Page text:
The 36th Washington, D.C. International is a wide-open, competitive race, but the principal object of attention at Laurel Race Course this afternoon will be a horse who probably has no chance to win.
Gjatsk, a 3-year-old from the Soviet Union, will be the first Soviet horse to compete in this country since 1966. Even his trainer concedes that Gjatsk is no superstar, not even by Soviet standards, but his presence in the field has stimulated widespread interest.
ABC will telecast the International live; 25 outlets around the country will conduct simulcast wagering on the race; Laurel officials are predicting a crowd of 25,000, which would be the track's largest in a decade.
They will see an International so evenly matched that 10 of the 14 entrants could plausibly win the top prize from the $750,000 purse. Experts aren't even sure whether the American mare Anka Germania, the 7-year-old Talakeno or the European colt Le Glorieux will be favored.
But most of the Europeans involved in the race agree on who is the best horse in the field. "Risk Me is the horse to beat," said the assistant trainer of Le Glorieux. The English 3-year-old won two Grade I stakes in France this year, beating the top horses on the continent. All of his successes, however, have come on courses inundated by rain.
"If we get a bit more rain and it's soft, he's unbeatable," declared Tony Kelleway, the son of Risk Me's trainer, Paul Kelleway. "But he has to have the soft ground."
With the forecast calling for clear skies today, Risk Me probably won't get the conditions he needs. A relatively firm course may help the chances of Le Glorieux. The 3-year-old raced in Germany and France this year, then flew to New York and finished second in the Man o' War Stakes at Aqueduct. That was only seven days ago, but assistant trainer Jean Laugere said, "He's a tough horse. We know he can handle it."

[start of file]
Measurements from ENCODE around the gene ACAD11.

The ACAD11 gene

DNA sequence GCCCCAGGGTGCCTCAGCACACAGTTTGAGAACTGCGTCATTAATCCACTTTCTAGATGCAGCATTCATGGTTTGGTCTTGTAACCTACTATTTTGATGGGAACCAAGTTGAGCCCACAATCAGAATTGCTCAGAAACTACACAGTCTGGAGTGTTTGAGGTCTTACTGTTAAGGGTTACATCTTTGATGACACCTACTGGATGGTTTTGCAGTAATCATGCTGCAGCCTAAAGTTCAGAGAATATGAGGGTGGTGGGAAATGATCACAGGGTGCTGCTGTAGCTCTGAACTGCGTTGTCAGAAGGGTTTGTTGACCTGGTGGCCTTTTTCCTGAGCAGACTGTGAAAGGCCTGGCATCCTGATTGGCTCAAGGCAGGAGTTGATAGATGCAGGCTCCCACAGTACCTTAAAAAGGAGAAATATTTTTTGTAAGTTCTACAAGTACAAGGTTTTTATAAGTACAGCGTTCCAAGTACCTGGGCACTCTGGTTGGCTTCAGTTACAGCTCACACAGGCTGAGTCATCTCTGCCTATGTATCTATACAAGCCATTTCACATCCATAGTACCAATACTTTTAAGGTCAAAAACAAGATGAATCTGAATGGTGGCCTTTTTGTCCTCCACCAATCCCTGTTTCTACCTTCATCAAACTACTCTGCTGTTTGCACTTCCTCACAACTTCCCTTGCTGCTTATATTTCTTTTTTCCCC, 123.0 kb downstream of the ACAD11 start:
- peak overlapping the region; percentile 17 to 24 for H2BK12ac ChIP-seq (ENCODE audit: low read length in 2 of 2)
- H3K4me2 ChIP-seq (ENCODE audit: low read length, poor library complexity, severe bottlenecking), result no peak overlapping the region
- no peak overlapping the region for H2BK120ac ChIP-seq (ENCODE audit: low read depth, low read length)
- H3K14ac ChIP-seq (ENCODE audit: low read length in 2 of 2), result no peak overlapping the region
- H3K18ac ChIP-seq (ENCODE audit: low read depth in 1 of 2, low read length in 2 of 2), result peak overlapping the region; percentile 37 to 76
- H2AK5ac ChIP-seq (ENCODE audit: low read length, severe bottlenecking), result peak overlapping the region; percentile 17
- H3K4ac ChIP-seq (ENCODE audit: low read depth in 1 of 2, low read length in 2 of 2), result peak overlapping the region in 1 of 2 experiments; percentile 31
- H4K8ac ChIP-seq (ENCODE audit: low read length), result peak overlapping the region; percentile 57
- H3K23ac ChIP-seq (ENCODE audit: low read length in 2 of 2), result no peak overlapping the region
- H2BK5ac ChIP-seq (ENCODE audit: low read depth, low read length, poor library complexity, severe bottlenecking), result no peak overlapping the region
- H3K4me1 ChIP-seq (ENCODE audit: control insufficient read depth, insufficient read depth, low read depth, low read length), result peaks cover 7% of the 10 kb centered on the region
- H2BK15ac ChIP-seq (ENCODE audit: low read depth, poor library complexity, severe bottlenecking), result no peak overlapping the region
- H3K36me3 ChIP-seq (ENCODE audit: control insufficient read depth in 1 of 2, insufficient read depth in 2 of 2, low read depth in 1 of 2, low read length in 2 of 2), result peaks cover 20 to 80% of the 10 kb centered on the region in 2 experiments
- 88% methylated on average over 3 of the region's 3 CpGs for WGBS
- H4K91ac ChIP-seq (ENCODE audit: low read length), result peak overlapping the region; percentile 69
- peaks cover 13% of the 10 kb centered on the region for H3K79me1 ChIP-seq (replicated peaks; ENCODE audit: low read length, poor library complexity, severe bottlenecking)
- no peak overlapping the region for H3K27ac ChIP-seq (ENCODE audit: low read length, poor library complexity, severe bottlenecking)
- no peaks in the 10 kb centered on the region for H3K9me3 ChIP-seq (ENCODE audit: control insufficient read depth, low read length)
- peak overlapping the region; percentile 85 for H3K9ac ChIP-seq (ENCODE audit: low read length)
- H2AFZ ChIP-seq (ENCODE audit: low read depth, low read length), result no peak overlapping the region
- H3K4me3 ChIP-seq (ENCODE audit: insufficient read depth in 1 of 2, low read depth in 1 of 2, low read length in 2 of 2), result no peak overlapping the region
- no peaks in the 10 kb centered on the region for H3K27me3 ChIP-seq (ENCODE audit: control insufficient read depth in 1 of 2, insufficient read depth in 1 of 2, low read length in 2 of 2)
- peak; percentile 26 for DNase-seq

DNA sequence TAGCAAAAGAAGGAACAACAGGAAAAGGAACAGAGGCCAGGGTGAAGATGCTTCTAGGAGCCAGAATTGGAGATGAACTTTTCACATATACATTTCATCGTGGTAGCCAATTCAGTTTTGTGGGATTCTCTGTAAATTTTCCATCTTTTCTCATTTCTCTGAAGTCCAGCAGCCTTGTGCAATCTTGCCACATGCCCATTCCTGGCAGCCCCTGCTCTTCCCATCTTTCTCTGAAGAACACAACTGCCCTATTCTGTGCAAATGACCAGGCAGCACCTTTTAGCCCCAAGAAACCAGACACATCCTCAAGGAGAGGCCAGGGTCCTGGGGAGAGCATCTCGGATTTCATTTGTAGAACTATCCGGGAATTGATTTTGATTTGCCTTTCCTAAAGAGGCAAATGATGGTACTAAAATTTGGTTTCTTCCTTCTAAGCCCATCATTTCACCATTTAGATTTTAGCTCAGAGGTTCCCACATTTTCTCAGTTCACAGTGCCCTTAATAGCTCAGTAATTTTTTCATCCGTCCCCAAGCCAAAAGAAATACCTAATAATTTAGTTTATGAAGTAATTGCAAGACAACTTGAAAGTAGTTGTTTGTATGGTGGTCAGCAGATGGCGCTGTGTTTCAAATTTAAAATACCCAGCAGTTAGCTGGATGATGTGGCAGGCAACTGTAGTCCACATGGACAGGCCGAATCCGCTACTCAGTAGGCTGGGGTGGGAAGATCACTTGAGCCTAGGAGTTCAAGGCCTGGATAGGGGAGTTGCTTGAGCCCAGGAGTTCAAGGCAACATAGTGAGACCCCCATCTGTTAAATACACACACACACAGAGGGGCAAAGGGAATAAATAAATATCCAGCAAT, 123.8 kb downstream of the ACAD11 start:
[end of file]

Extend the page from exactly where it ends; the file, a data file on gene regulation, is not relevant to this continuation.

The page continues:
America's strongest representatives in the lineup are Anka Germania and Talakeno. A late-blooming 5-year-old mare, Anka Germania has won five races in a row, but they have been mostly against lesser opposition and members of her own sex. "I've been waiting for the right time to pop her in against the boys," said trainer Tom Skiffington. "We're trying to win an Eclipse Award, and I think she can do it if she wins the International."
Talakeno has competed effectively against top turf horses in New York, and scored a stunning upset over the champion Manila at Saratoga this summer. He will get plenty of support from bettors at Laurel, not only because of his record but because of his trainer, Dick Dutrow, who was a star in Maryland for many years before hitting the big time in New York.
There are plenty of others who could pull an upset: the California speedster Great Communicator; Manila's half-brother Stately Don; Nelson Bunker Hunt's 3-year-old Motley.
Frank De Francis, the president of Laurel, thinks the sleeper in the field may be the Polish colt, Omen. Even though a Polish horse was soundly beaten at Laurel last year, the country's racing officials were very eager to come back this year with Omen.
"This is the best horse we have managed to breed in the last few years," a Polish representative said this week. And Omen has impressed neutral observers at Laurel by the way he has looked and trained. He, not Gjatsk, is the Eastern bloc's best hope.
The International is part of an excellent 11-race program assembled by racing secretary Larry Abbundi. The card includes two other stakes as well as a $30,000 handicap, whose entrants include another Soviet colt, Star, who is said to be a very good miler. Post time for the first race is 11:30 a.m.